What the Media Is Showing, but Isn't Saying About Syrian Refugees
The photo above was featured in a Reuters report on Syrian migrants travelling between Serbia and Croatia in an attempt to obtain refugee status in Europe. The fairly dull report read:
Serbia gave Croatia an end-Wednesday deadline to fully lift a blockade on cargo traffic or face retaliatory measures, as relations between the ex-Yugoslav neighbors sour over the flow of migrants across their joint border.
Serbian Prime Minister Aleksandar Vucic said his government had readied political, legal and economic measures against European Union member Croatia. He said he would continue talks with his Croatian counterpart, Zoran Milanovic, in hope of reaching a deal before a deadline Vucic said would expire at midnight on Wednesday.
What the report didn't bother noting was the fact that these migrants, in the process of living their "woe is me" refugee lifestyle, decided to desecrate a Christian graveyard, turning tombstones into campsites and cooking, chatting and snoozing with the dead.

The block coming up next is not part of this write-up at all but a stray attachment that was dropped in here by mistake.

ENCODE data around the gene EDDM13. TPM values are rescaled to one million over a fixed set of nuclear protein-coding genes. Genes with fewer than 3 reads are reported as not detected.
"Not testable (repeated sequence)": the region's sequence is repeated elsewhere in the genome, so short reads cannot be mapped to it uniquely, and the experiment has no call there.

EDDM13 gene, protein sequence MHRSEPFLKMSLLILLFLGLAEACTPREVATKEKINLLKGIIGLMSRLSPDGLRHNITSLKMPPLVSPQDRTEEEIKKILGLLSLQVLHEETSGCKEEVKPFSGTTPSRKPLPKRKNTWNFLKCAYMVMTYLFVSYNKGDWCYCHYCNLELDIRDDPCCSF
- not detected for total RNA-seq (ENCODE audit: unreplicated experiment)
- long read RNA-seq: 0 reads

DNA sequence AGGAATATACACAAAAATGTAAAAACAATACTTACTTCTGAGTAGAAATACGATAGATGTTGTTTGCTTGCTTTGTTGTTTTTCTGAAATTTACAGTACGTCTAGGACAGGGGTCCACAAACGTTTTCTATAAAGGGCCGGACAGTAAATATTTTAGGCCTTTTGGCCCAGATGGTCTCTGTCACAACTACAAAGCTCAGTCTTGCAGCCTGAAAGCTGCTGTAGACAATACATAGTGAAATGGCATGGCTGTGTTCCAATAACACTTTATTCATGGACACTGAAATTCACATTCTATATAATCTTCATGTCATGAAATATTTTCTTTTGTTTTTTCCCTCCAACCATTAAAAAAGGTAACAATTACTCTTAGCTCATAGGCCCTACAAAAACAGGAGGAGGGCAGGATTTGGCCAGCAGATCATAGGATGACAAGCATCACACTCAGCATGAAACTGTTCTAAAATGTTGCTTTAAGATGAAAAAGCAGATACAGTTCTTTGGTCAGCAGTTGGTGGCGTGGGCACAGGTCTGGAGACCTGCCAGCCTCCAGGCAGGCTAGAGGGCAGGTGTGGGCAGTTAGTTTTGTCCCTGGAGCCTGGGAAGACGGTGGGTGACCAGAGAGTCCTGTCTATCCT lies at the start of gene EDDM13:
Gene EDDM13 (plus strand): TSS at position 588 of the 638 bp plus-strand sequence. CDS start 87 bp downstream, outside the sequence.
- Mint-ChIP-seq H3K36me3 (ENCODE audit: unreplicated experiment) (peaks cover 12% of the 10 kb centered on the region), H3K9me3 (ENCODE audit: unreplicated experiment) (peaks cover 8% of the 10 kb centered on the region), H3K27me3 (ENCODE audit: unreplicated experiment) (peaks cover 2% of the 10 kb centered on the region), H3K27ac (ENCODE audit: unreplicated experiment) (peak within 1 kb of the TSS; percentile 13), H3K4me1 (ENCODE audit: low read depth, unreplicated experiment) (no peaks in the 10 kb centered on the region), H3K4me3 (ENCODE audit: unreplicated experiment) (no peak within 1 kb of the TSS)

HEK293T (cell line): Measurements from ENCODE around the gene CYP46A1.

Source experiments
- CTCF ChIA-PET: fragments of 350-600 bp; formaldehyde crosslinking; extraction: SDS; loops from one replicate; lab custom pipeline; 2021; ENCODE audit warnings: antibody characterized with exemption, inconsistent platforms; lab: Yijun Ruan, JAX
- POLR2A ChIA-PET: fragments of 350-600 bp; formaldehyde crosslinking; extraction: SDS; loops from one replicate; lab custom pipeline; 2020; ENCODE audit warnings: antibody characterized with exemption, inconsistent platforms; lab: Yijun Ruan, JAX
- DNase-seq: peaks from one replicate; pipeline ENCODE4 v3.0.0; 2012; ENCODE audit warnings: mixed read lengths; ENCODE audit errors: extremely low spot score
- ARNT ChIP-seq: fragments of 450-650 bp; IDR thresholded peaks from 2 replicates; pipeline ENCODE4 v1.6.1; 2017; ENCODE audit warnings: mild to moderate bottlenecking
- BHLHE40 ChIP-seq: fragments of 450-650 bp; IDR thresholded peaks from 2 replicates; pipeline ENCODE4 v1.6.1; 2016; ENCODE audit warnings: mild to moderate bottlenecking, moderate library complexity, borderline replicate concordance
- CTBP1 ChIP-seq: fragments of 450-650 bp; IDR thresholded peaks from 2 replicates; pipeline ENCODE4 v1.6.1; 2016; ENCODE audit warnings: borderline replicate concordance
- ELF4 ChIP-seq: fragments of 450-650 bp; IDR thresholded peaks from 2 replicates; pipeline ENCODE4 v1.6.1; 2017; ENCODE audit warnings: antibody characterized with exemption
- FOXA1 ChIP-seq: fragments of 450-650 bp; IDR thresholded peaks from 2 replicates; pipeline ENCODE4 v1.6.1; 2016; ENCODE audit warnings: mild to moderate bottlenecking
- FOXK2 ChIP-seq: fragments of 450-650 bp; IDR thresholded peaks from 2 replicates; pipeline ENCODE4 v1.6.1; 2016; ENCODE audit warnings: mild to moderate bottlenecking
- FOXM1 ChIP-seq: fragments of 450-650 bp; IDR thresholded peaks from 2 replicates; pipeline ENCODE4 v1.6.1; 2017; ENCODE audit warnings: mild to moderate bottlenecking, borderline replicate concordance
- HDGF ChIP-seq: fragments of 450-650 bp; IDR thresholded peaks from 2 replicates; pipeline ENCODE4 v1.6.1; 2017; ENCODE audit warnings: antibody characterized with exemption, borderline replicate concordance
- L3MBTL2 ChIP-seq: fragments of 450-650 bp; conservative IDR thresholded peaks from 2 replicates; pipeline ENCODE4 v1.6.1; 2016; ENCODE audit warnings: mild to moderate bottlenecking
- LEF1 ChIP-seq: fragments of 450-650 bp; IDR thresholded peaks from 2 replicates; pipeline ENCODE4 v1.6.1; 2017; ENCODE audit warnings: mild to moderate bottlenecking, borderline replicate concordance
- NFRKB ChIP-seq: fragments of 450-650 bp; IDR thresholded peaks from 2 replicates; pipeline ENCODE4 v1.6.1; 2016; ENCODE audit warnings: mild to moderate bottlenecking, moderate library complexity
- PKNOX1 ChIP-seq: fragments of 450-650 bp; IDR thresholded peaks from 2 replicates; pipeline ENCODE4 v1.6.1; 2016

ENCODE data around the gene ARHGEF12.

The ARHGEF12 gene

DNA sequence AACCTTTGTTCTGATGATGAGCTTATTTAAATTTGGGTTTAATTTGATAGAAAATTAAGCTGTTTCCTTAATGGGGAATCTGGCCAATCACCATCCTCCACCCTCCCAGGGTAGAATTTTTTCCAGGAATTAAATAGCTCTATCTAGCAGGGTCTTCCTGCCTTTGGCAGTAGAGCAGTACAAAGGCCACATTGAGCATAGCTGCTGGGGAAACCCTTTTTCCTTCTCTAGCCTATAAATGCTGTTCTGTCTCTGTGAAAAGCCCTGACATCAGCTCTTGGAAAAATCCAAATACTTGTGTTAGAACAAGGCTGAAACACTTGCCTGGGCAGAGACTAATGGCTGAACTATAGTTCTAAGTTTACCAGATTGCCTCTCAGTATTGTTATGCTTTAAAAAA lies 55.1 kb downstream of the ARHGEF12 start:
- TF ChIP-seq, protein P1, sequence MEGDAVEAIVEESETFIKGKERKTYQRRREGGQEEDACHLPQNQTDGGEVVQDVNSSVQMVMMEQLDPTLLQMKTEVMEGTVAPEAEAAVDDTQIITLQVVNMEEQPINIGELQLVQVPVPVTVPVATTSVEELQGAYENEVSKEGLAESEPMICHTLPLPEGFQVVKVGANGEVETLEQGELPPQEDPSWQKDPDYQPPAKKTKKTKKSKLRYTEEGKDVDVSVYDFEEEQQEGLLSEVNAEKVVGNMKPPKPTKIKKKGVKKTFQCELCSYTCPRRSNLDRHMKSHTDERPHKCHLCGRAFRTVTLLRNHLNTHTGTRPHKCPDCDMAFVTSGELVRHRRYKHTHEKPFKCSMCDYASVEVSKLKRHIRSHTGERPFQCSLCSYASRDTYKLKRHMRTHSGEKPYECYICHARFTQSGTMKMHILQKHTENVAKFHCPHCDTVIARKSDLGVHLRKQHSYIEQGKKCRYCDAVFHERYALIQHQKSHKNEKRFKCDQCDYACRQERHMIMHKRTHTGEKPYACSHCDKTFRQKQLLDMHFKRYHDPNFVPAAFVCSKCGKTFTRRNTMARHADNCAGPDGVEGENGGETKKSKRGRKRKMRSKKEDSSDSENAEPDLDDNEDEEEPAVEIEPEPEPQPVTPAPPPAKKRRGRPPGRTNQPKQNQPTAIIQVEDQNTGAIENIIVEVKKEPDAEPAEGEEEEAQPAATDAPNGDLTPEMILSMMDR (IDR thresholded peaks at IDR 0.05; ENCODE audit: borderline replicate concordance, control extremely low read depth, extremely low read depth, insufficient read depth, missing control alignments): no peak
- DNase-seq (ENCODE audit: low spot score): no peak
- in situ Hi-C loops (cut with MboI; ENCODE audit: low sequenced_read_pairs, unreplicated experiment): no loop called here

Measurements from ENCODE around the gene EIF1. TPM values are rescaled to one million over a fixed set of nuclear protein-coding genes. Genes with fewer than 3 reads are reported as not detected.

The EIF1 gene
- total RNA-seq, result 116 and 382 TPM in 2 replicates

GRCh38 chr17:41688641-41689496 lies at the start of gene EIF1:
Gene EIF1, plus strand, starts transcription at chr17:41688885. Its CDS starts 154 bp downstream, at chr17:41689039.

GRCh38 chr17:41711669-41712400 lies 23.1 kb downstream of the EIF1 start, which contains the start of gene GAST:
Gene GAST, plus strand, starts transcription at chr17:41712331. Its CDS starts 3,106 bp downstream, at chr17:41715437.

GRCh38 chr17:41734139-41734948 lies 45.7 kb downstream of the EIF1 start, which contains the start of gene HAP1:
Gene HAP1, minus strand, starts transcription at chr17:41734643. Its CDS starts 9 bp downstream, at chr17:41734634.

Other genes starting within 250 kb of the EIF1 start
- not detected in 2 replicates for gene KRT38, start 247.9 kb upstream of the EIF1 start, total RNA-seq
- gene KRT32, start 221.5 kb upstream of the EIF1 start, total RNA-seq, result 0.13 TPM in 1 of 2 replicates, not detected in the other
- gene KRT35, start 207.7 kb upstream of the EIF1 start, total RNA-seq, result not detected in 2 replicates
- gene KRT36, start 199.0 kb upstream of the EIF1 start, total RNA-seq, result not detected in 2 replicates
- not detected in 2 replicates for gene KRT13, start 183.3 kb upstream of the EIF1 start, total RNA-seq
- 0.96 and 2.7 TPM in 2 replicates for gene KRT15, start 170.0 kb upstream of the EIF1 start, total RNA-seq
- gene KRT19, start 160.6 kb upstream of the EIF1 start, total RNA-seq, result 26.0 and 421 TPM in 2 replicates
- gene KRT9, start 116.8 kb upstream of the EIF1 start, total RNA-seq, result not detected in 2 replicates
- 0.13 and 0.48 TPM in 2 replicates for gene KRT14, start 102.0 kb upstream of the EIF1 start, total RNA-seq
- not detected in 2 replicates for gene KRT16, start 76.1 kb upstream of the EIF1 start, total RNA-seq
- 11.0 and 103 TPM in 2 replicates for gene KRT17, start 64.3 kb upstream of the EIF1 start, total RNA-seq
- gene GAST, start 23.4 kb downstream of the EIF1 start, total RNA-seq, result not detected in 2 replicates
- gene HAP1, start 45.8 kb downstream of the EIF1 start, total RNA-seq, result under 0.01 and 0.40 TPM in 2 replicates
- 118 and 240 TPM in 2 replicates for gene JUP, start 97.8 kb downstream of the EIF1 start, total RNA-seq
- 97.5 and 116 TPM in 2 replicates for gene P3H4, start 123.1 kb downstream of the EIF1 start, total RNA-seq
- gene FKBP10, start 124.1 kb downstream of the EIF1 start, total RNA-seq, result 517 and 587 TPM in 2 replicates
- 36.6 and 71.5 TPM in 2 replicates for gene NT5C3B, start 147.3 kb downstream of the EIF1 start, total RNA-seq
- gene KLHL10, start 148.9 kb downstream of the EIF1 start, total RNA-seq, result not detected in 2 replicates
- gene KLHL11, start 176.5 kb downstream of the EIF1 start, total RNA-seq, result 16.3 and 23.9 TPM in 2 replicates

That isn't all they're doing to the former Yugoslav nations. As the Reuters report noted, their squatter status has become a nightmare for both countries, which are already far from the best of friends. Croatia has closed its borders to Serbian buses full of Syrian refugees, and as a result, the borders have been closed to Serbian goods as well, reportedly costing the Serbian economy "millions in damage every day." With a potential economic crisis looming, Serbia has sought intervention from the EU before it takes measures to "...demonstrate that Croatia cannot torture or humiliate Serbia and destroy Serbian business without consequences."
More than 30,000 migrants have crossed from Serbia to Croatia so far. Yesterday, Hungarian police arrested a Syrian migrant "suspected of taking part in a riot on the border with Serbia, entering the country illegally and being a member of a group used as a front by Islamic extremists."